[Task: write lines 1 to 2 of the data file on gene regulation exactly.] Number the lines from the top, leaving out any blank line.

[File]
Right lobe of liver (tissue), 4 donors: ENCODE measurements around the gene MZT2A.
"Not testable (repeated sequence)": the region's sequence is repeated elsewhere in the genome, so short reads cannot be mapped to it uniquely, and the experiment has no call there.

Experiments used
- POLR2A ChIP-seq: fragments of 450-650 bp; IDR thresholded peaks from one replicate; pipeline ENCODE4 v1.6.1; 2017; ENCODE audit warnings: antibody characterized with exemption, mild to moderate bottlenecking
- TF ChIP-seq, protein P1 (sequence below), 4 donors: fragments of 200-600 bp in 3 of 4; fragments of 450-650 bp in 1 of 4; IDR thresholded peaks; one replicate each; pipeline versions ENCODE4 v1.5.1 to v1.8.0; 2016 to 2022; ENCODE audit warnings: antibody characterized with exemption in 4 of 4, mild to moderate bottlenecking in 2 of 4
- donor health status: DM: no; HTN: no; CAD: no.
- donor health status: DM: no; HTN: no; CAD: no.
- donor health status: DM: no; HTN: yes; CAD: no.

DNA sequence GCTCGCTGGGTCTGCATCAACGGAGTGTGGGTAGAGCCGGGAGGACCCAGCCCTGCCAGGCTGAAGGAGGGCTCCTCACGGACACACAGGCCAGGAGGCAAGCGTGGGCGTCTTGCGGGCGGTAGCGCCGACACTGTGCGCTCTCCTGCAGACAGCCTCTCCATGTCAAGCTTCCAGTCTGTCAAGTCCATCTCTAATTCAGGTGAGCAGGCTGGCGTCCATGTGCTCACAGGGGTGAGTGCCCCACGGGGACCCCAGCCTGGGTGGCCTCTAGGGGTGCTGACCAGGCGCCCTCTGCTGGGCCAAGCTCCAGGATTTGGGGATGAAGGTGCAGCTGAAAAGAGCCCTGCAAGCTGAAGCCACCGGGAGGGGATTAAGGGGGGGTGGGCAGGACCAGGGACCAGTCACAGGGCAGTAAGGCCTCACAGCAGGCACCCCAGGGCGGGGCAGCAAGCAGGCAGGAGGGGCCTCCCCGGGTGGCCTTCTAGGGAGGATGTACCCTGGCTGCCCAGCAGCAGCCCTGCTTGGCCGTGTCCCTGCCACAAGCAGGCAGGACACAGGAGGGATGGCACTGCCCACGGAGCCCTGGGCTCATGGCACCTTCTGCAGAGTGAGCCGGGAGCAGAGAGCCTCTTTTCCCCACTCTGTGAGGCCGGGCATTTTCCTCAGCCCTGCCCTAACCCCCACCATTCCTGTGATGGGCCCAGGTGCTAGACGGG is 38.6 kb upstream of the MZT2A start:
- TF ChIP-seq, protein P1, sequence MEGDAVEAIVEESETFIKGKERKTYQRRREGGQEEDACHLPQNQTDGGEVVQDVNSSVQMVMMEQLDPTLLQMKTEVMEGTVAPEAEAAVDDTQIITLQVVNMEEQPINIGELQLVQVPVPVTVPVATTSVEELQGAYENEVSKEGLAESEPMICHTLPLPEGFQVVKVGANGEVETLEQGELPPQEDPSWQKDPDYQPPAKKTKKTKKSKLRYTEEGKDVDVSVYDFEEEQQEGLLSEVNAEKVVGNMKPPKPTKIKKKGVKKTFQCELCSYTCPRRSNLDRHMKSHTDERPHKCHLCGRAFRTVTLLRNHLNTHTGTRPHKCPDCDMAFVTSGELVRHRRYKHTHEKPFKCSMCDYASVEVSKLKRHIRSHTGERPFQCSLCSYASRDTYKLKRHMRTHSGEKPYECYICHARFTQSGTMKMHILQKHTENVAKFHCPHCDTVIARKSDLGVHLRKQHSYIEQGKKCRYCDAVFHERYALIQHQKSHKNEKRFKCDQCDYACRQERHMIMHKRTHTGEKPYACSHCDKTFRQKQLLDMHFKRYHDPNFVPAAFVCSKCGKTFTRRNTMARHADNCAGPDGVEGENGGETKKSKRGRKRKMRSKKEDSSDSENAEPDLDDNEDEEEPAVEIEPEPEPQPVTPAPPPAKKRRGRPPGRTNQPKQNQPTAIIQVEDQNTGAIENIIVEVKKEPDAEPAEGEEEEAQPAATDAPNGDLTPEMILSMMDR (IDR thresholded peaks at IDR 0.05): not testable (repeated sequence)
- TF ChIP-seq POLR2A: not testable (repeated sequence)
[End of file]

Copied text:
Right lobe of liver (tissue), 4 donors: ENCODE measurements around the gene MZT2A.
"Not testable (repeated sequence)": the region's sequence is repeated elsewhere in the genome, so short reads cannot be mapped to it uniquely, and the experiment has no call there.